Friday, April 20, 2007

Corruption makes China trade too risky for tigers

April 1, 2007

A front page story in today’s Washington Post illustrates a sobering reason why China's proposed limited legal trade in farmed tiger products poses grave danger to wild tigers.

The story entitled "Corruption Stains Timber Trade" documents how companies like Ikea and Home Depot cannot make good on their promises to use legally-sourced wood because of crime and corruption along the supply chain that comes through China ( wp-dyn/content/article/2007/03/31/ AR2007033101287.html?hpid=topnews).

"We're having a hard time getting the criminals to label their products ‘illegal,’" Ned Daly of the Forest Stewardship Council is quoted as saying.

"It would take enormous resources if we trace back each and every wood supply chain," Thomas Bergmark, Ikea’s global manager for social and environmental affairs, told The Post. "We can never guarantee that each and every log is from the right source."

The Post explains that unethical timber traders use bribery to fell protected forests in Asia and take the ill-gotten trees into China, where factories process them into furniture and flooring to be sold to unsuspecting consumers across the world who think they are buying "green" products.

Conservationists and economists both believe that a similar scenario will occur if China succumbs to pressure from tiger farms to lift its 14-year ban and allow trade in farmed tiger products. The bones of tigers poached in neighboring India, for instance, could easily be slipped into legal bone supplies from farms. Even well-meaning manufacturers, distributors and consumers would never know they were buying, selling and/or using products made from India's precious dwindling wild tiger population. As Ikea's Bergmark says, "enormous resources" are needed to guarantee legal supplies. Resources that would add costs to farmed products and make less costly wild products even more attractive.

With perhaps fewer than 5,000 tigers left in the wild, tiger experts say, the risks posed by reawakening demand among China's 1.3 billion people are simply too great when illegal trade channels are running rampant.

Feeling the growing pressure from the international conservation, zoo and traditional Chinese medicine communities for China to keep its tiger trade ban in place, two tiger farms held a press conference last week in Beijing to plead their case. The farms lamented their "tremendous economic burdens" as a result of the ban, but did not address why they continued to speed-breed tigers for their parts and products when a national prohibition was in place.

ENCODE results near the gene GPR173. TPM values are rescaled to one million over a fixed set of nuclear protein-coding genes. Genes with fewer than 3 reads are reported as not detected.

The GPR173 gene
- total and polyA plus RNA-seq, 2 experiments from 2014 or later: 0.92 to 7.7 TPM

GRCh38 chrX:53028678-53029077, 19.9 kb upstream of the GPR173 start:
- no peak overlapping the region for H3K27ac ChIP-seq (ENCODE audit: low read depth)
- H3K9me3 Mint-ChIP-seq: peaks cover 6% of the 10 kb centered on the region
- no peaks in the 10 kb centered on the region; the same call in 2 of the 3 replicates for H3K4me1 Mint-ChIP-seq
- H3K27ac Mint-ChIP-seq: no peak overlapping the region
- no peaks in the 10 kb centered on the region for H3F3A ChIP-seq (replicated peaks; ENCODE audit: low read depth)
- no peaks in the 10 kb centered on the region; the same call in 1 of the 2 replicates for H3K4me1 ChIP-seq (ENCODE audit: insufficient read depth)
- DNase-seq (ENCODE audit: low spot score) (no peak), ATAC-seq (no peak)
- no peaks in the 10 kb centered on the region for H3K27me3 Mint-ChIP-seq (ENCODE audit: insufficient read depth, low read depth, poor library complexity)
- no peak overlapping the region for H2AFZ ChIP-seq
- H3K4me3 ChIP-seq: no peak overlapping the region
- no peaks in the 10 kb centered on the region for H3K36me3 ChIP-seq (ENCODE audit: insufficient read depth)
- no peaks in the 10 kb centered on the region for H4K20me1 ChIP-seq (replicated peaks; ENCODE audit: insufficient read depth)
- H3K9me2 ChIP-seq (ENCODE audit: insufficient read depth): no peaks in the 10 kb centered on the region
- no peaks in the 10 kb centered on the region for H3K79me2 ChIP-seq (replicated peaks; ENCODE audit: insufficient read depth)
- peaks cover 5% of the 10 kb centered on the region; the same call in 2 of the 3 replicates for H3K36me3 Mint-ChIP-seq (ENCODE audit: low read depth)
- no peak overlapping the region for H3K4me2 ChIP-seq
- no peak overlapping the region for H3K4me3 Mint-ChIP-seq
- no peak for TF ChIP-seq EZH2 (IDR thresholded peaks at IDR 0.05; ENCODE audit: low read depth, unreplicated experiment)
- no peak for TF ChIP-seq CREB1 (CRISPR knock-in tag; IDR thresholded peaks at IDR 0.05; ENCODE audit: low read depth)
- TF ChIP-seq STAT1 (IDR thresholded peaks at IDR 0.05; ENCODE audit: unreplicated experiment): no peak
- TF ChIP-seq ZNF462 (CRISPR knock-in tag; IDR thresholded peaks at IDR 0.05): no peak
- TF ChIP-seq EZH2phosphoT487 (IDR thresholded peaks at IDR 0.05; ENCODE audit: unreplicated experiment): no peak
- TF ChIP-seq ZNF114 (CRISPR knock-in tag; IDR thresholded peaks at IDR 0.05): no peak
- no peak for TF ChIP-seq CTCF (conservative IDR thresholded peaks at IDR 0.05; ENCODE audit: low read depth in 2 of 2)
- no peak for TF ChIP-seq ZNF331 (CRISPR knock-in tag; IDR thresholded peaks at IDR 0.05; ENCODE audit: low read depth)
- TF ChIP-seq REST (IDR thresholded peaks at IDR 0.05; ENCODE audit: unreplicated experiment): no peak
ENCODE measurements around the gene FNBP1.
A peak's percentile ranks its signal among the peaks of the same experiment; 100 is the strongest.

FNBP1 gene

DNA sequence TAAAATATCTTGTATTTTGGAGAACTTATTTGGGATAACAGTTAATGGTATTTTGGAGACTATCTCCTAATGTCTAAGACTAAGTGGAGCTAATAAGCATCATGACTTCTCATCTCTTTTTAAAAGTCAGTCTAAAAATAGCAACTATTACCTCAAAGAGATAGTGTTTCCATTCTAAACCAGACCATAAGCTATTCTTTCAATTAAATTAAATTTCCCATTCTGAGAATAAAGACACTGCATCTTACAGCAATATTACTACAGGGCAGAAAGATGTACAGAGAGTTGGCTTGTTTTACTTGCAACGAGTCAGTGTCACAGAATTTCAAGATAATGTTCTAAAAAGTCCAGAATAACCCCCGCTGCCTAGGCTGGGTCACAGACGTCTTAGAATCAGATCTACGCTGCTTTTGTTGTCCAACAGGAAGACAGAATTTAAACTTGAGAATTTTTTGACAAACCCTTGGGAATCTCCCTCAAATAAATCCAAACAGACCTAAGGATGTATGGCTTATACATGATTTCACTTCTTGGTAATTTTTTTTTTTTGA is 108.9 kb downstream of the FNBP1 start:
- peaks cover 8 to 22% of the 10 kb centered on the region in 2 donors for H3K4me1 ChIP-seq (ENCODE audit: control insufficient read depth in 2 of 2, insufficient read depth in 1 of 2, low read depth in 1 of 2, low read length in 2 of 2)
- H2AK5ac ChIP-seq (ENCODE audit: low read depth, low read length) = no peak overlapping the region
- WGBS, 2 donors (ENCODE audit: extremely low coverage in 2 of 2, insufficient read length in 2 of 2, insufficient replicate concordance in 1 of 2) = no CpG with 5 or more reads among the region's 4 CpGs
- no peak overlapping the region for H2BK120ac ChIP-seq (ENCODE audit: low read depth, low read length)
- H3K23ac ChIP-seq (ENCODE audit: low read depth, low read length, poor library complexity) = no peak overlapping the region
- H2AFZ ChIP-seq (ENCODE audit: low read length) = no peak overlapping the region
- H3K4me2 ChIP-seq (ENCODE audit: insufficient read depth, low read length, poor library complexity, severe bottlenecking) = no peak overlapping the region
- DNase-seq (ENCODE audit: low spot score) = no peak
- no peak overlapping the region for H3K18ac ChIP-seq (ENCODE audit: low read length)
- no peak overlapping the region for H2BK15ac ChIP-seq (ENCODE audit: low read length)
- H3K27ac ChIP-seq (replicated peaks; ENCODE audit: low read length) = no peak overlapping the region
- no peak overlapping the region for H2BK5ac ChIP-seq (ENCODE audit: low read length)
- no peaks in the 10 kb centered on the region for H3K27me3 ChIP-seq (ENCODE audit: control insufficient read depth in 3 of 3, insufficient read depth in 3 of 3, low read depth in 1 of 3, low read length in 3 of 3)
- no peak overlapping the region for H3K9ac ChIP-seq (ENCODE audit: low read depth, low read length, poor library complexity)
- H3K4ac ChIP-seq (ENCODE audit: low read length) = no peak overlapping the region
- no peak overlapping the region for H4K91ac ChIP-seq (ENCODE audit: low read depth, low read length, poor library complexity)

"If legal channels exist and patients can legally get their wanted materials of tiger bone for their medicine, the motivations to purchase tiger bones from illegal sources can greatly be minimized," reads a joint declaration by the farms. Unfortunately, the opposite is true. Wild tiger bone is cheaper to get and yet more highly valued in Chinese lore. Furthermore, as The Washington Post shows so well, China, her neighbors and the world face an uphill battle in fighting the crime and corruption that make trade from illegal sources altogether too easy.

Look for the tussle over China's tiger-saving trade ban to surface in the news again as the pro-farming lobby steps up its efforts to convince China's leaders and the world that tigers should be farmed like livestock. As more video showing farmed tigers galloping in herds after chickens thrown from jeeps full of tourists and tiger skeletons pulled from vats of muddy wine makes its way out of China, more voices are likely to join in the debate.

The United States Congress is definitely taking an interest. The issue caught the attention of a March 13 hearing of the House Committee on Natural Resources, which is likely to revisit tiger trade at another hearing in early May.

"I am not proposing we dictate anything to the Chinese government, but what can we do to encourage the opposite conclusion than to lift the ban?" Representative Neil Abercrombie (D-Hawaii) asked witnesses at the March 13 hearing (

"This has been a concern for quite some time," Ken Stansell, deputy director of the U.S. Fish and Wildlife Service told Abercrombie.

Other governments are taking an interest as well. The issue is likely to surface for discussion in June among the 169 countries who are parties to the Convention on International Trade in Endangered Species of Wild Fauna and Flora (CITES), which has long recommended prohibitions on international as well as national trade in tiger parts and derivatives.

They should keep in mind the words of Ikea's Sophie Beckham, who decribed China's current difficulties in stopping illegal timber trade to The Washington Post: "Falsification of documents is rampant. There's always someone who wants to break the rules."


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